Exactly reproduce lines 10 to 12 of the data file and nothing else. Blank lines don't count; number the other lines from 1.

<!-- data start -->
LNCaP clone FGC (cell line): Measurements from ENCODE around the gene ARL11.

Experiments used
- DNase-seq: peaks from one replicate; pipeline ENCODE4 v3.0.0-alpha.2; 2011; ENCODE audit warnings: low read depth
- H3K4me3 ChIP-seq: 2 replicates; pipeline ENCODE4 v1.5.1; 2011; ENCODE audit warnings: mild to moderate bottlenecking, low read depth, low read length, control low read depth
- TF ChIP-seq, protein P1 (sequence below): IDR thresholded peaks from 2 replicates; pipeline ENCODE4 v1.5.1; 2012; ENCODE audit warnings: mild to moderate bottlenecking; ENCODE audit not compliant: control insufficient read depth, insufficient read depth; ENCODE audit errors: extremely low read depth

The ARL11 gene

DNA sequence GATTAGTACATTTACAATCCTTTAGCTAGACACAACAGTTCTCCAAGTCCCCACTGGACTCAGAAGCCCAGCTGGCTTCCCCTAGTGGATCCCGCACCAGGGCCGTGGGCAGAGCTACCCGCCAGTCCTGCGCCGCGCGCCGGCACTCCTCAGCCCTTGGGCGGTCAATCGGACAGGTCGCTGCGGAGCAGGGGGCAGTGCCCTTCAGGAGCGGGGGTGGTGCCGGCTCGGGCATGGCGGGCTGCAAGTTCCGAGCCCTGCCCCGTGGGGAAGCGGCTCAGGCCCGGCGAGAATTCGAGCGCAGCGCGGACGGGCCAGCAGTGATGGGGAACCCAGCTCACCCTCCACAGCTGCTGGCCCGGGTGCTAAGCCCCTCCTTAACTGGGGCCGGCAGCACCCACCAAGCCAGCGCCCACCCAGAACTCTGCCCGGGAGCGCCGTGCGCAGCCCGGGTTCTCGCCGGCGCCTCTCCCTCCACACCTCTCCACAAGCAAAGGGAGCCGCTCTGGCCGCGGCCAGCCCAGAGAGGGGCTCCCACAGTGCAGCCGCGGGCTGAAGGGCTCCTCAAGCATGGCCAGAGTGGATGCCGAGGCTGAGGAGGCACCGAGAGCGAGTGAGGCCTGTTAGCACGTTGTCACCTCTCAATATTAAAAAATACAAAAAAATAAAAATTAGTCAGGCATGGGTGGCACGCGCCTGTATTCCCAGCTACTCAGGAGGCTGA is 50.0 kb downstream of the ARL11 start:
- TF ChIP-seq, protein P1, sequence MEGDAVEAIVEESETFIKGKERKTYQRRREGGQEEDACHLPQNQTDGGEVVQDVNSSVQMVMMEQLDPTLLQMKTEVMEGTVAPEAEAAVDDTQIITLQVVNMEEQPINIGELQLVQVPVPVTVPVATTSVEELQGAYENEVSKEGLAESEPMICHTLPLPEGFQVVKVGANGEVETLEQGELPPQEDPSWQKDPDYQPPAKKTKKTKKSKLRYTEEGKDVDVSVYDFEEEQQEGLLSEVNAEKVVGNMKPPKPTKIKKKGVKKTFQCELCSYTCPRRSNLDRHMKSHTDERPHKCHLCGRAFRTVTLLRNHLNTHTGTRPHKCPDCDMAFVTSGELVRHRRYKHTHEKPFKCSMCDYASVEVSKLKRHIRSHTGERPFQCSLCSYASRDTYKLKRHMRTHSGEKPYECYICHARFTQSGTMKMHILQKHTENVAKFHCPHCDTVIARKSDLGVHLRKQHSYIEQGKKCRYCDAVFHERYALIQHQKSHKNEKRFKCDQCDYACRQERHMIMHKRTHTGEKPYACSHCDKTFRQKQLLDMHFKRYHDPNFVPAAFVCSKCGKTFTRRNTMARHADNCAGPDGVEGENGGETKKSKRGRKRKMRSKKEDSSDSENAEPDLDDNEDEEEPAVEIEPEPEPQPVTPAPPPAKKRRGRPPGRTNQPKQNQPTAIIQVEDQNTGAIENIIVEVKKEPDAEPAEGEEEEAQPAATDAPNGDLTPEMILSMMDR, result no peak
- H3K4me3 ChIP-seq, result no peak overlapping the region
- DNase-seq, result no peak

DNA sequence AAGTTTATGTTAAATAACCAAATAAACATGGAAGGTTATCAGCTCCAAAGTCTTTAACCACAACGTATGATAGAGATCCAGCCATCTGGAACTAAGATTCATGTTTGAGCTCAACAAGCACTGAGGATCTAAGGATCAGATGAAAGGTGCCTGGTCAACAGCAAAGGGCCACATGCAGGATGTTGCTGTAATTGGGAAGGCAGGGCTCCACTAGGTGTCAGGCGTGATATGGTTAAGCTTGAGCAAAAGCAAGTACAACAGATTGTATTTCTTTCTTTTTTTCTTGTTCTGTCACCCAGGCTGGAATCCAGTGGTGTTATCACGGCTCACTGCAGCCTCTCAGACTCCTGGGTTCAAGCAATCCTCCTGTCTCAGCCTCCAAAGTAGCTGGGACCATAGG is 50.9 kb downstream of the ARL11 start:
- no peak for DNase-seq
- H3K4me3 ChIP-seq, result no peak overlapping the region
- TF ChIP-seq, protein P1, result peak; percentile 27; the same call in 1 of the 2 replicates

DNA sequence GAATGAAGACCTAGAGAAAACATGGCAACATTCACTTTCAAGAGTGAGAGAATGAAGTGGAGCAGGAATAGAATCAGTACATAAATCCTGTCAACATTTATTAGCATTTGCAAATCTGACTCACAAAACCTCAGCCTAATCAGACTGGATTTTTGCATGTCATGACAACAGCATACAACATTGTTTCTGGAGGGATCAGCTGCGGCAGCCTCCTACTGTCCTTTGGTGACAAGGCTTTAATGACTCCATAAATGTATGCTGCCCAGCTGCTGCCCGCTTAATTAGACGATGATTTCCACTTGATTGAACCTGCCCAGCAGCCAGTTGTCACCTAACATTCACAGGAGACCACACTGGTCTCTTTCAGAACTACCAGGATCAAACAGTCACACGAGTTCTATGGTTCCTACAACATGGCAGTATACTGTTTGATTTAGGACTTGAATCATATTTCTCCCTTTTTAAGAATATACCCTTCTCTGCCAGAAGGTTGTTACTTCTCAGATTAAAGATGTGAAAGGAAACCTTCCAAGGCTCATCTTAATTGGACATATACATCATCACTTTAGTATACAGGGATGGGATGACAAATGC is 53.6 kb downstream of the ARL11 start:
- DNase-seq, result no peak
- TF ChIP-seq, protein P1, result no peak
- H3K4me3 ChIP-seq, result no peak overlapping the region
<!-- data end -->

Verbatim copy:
- DNase-seq, result no peak

DNA sequence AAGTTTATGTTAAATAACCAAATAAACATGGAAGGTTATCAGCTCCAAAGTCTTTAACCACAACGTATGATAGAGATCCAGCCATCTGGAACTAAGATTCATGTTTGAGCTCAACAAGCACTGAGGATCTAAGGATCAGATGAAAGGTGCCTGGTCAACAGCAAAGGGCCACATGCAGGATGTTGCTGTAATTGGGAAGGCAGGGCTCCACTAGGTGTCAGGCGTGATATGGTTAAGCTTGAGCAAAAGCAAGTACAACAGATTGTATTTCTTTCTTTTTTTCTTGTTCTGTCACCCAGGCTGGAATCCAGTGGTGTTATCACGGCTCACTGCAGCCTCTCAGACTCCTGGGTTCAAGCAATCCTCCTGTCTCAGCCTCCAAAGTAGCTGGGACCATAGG is 50.9 kb downstream of the ARL11 start:
- no peak for DNase-seq